This post is intended for informational purposes only. All block quotes are inserted for informational purposes only under the Fair Use Act. The information presented here in should not be substituted as medical or legal advice.
Fast forward to 2023…
For us older folks who are frugal, we will want to be alert to not being so cheap that we create other preventable problems when it comes to our city’s slicker tap water. I confess that water is one thing that I was taught to not waste.
Catching drips to drink drops from the faucet without flushing out the pipes may end up not money-saving after all in the long run. I’m not a plumber. But health-wise, I did consult many trustworthy resources.
- To avoid stagnation build-up of junk coming and going through the pipes run enough water through your pipes before you drink or cook.
- Keep the hot water hot enough to avoid the growth of bacteria swimming in the hot water heater tank.
Harmful Waterborne Germs
I’m going to skip ahead a tad to jump right into a mysterious lung disease that was trending in the news in the late 1970s. I’ll give you a hint: the source was from taking showers in a hotel.
No, you don’t have to be Legionnaire to get Legionnaire Disease, but that is an example to be aware of.
Around 1976 there was mysterious pneumonia that plagued a convention of Legionnaires – thus the disease was named after these victims of atypical pneumonia once they figured out what was the common denominator that made so many men ill. The common denominator was -of all things you’d never think of – the shower heads. (Don’t even go there – it was the mist.)
I quote from a page found on the CDC website.
Causes and Common Sources of Infection
Legionella bacteria are found naturally in freshwater environments, like lakes and streams. The bacteria can become a health concern when they grow and spread in human-made building water systems like
- Showerheads and sink faucets
- Cooling towers (structures that contain water and a fan as part of centralized air cooling systems for buildings or industrial processes)
- Hot tubs
- Decorative fountains and water features
- Hot water tanks and heaters
- Large, complex plumbing systems
Home and car air-conditioning units do not use water to cool the air, so they are not a risk for Legionella growth.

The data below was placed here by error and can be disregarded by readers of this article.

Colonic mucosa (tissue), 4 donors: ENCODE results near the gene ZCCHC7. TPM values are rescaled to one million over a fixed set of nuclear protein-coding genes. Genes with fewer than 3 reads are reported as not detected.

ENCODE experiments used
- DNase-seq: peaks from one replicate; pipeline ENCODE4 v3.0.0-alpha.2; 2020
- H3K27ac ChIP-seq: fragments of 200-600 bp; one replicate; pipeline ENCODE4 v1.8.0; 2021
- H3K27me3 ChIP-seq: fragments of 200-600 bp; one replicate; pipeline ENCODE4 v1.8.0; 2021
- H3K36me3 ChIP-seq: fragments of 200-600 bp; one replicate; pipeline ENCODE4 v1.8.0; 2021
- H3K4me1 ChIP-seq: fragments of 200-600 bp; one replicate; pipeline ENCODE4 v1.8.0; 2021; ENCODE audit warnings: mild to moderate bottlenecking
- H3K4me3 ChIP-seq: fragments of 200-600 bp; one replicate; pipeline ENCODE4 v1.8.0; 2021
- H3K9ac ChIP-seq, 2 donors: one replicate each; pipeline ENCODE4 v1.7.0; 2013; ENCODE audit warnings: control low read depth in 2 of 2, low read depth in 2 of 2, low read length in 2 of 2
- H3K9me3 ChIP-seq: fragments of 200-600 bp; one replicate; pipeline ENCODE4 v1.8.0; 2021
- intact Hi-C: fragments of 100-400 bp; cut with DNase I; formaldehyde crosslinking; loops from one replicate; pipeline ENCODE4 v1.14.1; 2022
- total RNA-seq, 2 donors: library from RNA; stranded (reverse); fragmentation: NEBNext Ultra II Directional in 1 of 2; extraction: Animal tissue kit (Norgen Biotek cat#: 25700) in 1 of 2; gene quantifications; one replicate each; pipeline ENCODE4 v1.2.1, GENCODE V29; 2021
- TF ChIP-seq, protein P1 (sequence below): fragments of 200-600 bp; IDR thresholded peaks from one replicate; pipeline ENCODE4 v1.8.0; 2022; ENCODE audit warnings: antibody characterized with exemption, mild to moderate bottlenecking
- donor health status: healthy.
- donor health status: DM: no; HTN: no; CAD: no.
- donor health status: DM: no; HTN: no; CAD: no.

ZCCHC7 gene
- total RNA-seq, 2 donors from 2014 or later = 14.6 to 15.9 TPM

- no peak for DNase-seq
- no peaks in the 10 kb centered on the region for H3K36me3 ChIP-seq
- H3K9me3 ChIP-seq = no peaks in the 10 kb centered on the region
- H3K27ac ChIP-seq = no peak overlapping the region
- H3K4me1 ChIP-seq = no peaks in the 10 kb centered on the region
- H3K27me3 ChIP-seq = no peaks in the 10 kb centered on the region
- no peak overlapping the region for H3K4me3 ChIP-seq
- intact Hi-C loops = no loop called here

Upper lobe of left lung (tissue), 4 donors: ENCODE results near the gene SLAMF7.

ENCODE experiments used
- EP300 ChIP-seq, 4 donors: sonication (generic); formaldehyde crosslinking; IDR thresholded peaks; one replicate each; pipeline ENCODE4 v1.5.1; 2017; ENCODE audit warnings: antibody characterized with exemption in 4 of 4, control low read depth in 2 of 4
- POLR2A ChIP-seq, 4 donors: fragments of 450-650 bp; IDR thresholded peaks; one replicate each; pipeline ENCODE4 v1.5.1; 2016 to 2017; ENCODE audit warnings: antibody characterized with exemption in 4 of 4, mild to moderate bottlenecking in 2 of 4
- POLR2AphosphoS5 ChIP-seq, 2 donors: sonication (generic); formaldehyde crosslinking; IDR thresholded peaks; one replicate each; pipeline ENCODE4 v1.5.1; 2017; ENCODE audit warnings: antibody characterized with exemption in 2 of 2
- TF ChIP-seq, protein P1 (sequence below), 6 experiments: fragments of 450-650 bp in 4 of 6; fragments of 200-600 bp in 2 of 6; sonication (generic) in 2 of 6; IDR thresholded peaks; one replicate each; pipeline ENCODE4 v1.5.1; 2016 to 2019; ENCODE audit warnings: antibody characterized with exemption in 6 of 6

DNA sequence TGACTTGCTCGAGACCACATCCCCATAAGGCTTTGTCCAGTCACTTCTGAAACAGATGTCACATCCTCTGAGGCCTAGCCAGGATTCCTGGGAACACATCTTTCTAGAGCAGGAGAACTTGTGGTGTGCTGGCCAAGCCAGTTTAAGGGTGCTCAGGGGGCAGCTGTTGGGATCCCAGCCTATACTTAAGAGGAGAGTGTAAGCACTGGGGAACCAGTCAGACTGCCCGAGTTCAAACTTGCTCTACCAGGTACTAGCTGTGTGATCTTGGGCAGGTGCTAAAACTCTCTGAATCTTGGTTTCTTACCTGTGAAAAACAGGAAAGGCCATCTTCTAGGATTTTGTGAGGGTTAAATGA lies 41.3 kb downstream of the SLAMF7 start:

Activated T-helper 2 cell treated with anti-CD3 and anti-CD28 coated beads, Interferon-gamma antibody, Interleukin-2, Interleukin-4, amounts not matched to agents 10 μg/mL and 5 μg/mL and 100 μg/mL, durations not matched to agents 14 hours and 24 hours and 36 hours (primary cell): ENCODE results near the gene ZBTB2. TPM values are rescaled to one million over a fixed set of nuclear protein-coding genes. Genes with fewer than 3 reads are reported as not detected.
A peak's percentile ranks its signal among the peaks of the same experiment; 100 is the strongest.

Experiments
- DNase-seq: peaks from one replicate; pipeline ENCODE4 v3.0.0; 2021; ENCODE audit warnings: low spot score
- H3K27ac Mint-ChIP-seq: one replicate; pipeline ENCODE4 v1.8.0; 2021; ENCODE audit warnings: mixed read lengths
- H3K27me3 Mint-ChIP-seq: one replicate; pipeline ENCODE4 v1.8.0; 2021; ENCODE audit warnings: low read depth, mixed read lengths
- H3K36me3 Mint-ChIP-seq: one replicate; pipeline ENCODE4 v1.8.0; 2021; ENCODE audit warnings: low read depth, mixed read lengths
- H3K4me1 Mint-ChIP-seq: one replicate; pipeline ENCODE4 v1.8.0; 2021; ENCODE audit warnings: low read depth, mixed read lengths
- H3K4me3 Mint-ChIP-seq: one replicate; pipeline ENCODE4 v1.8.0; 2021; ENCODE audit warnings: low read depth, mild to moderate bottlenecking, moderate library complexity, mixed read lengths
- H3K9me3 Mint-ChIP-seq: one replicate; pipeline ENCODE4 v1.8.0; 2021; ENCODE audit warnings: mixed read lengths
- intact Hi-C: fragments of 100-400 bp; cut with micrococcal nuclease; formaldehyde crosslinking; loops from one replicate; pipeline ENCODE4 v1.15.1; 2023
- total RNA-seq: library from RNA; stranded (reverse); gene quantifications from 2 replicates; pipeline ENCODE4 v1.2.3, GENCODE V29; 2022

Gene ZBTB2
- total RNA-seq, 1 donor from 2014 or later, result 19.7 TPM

However, Legionella can grow in the windshield wiper fluid tank of a vehicle (such as a car, truck, van, school bus, or taxi), particularly if the tank is filled with water and not genuine windshield cleaner fluid.
Legionnaires disease is a form of atypical pneumonia – in Latin, the “a” basically means “not” or “without”. So A-Typical Pneumonia means there is fluid in the lungs that don’t settle quite like “regular” pneumonia.
In the word recently heard in 2020 asymptomatic – means without obvious symptoms. It does not mean that a person may carry the “that C virus” and spread it to others although they are not coughing or sneezing or having no fever. Because some viruses can be carried and spread by asymptomatic people. With legionnaires disease – this is not spread from person to person. It came out of showerheads in the water mist and then breathed in through the nose of the mouth into the lungs.
“The name originated during the first outbreak of pneumonia at the American Legion convention held in Philadelphia last July 1976. January of the following year, the outbreak agent that caused the disease was identified and was then known as Legionnella.” (Pontiac fever)
Pay attention because this can get tricky when folks are solely looking at a list of signs and symptoms to self-diagnose and treat.
How many other illnesses have the same list of signs and symptoms? I don’t know – a lot. When we assume (that word again.) we may go about our business thinking that this too shall pass when it could be something different. (“The Flu”) But, when what begins as “normal” is no longer “normal” – seek medical attention.
This is where a licensed doctor with access to lab tests comes in – A doctor will do blood work and x-rays in order to know how to treat this disease.
Signs and symptoms include
- shortness of breath,
- high fever,
- muscle pains,
- and diarrhea may also occur.
- 2–10 days after exposure.
DISCLAIMER: This post is for informational purposes only. The information in this post is not meant to be a substitute for licensed medical advice. Consult your own physician. It is best to have a yearly physical to establish care with a medical provider near you before you encounter an injury or medical issue that needs medical attention and the most appropriate support.
After Legionella grows and multiplies in a building water system, water containing Legionella can spread in droplets small enough for people to breathe in.
People can get Legionnaires’ disease or Pontiac fever when they breathe in small droplets of water in the air that contain the bacteria.